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Pedro Furtado, here being interviewed in his home on Dec. 23, has sued his boat’s owner just days after it sank and five fellow crew members died.
Pedro Furtado, here being interviewed in his home on Dec. 23, has sued his boat’s owner just days after it sank and five fellow crew members died. (New Bedford Standard Times Photo / Peter Pereira)

Surviving fisherman sues, calling boat unseaworthy

Cold-weather suits out of reach, he says

The lone survivor of the scallop boat accident that took the lives of five commercial fishermen in frigid seas off Nantucket last week has sued the vessel's owner, contending that the Northern Edge was unseaworthy and that survival suits were stowed out of reach.

Pedro Furtado, 22, of New Bedford, is arguing that waves ranging from 11 to 15 feet should not have capsized and sunk the 75-foot scalloper owned by K&R Fishing Enterprises Inc., according to his lawyer, Carolyn M. Latti.

''A vessel should be able to withstand those seas," said Latti, a specialist in maritime law who filed the personal-injury suit in federal court on Tuesday. ''When it gets hit by a wave and doesn't right itself . . . there's an indication that there's something wrong with the stability."

Furtado also contends that New Bedford-based K&R improperly stored the suits, which are insulated to keep one alive in cold water, in the engine room, where the crew couldn't fetch them when the vessel capsized Dec. 20. Coast Guard cutters and aircraft spent two days searching for Furtado's five crewmates before giving up.

The vast majority of lawsuits that stem from accidents at sea are settled out of court, said Joseph G. Abromovitz of Boston, who has practiced maritime law for 30 years.

Survivors are far more likely to recover significant sums of money than the families of deceased seamen, because of a quirk of the 1920 federal Death on the High Seas Act.

That may mean that Furtado fares better than the families of the men presumed dead: Ray Richards, Glen Crowley, Juan Flores, Eric Guillen, and Carlos Lopes, the boat's captain. So far, no one is believed to have filed suits on behalf of any of the deceased.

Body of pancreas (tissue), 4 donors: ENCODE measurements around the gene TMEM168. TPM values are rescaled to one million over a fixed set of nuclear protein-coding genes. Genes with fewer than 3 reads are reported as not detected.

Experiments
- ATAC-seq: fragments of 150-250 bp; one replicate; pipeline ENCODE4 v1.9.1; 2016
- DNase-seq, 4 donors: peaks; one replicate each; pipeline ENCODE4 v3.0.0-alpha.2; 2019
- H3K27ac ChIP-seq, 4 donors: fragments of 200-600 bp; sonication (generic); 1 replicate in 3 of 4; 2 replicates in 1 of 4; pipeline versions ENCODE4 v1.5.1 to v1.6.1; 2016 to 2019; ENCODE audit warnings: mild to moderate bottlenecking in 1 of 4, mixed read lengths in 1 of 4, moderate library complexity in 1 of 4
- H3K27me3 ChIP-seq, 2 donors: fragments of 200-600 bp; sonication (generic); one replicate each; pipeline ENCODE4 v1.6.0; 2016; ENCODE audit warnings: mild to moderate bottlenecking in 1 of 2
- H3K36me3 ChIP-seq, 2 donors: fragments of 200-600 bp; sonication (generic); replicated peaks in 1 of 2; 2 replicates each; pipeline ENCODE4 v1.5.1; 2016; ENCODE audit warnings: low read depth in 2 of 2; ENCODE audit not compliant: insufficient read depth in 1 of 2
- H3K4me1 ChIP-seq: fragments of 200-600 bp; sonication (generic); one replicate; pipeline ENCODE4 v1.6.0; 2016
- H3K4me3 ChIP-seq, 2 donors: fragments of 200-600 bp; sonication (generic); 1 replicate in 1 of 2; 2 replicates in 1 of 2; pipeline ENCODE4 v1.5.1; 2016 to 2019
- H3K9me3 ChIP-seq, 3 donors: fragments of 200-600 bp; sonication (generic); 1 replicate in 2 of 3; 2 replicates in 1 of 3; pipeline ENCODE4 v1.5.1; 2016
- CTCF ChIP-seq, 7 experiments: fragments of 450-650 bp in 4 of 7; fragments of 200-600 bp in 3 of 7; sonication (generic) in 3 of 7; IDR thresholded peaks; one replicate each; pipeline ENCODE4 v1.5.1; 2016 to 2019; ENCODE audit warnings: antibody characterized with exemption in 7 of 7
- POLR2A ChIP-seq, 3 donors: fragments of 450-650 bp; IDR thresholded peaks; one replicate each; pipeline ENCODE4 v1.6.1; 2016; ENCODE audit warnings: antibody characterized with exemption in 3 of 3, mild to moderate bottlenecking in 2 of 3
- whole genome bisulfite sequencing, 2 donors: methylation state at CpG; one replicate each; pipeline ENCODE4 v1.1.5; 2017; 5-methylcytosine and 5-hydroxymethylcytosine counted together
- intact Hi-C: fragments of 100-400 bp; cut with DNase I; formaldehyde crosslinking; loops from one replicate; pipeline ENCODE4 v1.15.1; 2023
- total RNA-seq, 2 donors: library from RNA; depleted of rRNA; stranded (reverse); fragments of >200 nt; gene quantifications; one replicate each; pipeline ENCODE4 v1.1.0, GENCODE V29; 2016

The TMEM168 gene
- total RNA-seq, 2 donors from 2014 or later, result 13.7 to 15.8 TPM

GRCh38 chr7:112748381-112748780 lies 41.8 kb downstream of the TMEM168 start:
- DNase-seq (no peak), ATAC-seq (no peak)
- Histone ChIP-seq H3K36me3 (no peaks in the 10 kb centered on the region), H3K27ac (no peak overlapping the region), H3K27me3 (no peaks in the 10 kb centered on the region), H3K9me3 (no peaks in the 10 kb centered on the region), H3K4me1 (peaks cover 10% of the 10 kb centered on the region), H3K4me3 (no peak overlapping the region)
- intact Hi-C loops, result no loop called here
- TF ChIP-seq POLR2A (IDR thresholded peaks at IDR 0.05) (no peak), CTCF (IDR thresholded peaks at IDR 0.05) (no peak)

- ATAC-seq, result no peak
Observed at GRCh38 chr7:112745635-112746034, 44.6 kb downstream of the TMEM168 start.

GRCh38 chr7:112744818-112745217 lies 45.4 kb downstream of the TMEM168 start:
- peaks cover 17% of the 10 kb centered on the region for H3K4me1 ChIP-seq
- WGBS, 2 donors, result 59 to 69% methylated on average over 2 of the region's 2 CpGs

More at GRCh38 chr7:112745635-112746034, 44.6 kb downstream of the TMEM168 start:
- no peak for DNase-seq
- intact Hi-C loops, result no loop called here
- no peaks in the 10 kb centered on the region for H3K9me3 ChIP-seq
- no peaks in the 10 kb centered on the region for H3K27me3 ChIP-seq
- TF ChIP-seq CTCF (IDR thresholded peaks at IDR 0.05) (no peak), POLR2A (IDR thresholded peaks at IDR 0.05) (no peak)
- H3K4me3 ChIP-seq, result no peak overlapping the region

Thomas Clinton, one of the lawyers for K&R, said he could not comment on the lawsuit.

The Death on the High Seas Act, approved by Congress when the United States wanted nothing to hamper it from becoming one of the world's great shipping powers, provides no damages for loss of companionship to families of seamen killed, as is customary in other wrongful-death lawsuits, Abromovitz said. Families can only recover the wages they would have received if the seamen had lived.

But the federal act does allow survivors to recover damages for injuries, emotional and physical suffering, and lost income, as is customary in other personal-injury suits, Abromovitz said.

In anticipation of suits by Furtado and the estates of the five fishermen lost at sea, K&R filed a petition Monday in federal court asking that it be absolved of having to pay any damages or that the amount be sharply limited.

The petition, which is routinely filed by the owners of boats lost at sea, insisted that the Northern Edge was ''in all respects seaworthy and fit for service." The vessel capsized because of severe weather and because its dredging gear, which scallopers use to dig shellfish off the bottom, snarled on the ocean floor, the company contends.

Before Furtado's lawsuit could go to trial, a federal judge would have to hold a separate trial on the petition, probably within 18 months, according to Latti. K&R could derail Furtado's suit if it proved at that trial that the Northern Edge was seaworthy or that the company could not have foreseen the disaster, Abromovitz said.

Furtado survived by clinging to a lifeboat. He was rescued by crew members from another fishing boat, the Diane Marie, which spotted a flare and joined in the search, along with other fishing boats working nearby waters.

The human toll of the accident 45 miles southeast of Nantucket was the worst in New England since the Andrea Gail of Gloucester sank in 1991 with its entire crew of six, a tragedy recounted in the book and movie ''The Perfect Storm."

Last week, Latti said she planned to file a second lawsuit against the National Marine Fisheries Service, seeking damages for federal fishing regulations that compelled the vessel's crew to stay out in bad weather. Critics of the regulations say the rules protect fish, but sometimes force fishermen to stay out in dangerous conditions.

But Latti said yesterday that she now has no plans to sue the National Marine Fisheries Service, although she still believes the rules are ''100 percent" wrongheaded. She would not say yesterday why she was changing plans.

Jonathan Saltzman can be reached at jsaltzman@globe.com.

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